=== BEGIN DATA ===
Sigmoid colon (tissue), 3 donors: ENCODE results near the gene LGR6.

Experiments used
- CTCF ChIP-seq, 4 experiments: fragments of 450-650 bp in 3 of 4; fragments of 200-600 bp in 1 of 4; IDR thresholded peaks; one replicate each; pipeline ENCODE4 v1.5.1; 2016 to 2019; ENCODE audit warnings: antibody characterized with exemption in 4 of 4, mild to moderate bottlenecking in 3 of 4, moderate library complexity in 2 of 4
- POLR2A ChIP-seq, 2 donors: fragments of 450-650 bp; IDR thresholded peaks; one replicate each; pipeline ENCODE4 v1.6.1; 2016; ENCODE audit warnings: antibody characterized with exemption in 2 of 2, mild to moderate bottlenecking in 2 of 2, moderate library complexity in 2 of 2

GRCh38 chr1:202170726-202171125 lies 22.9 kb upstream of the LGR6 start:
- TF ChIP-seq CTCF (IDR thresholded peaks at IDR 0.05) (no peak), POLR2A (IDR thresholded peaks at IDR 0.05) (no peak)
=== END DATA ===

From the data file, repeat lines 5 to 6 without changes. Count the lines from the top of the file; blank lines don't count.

GRCh38 chr1:202170726-202171125 lies 22.9 kb upstream of the LGR6 start:
- TF ChIP-seq CTCF (IDR thresholded peaks at IDR 0.05) (no peak), POLR2A (IDR thresholded peaks at IDR 0.05) (no peak)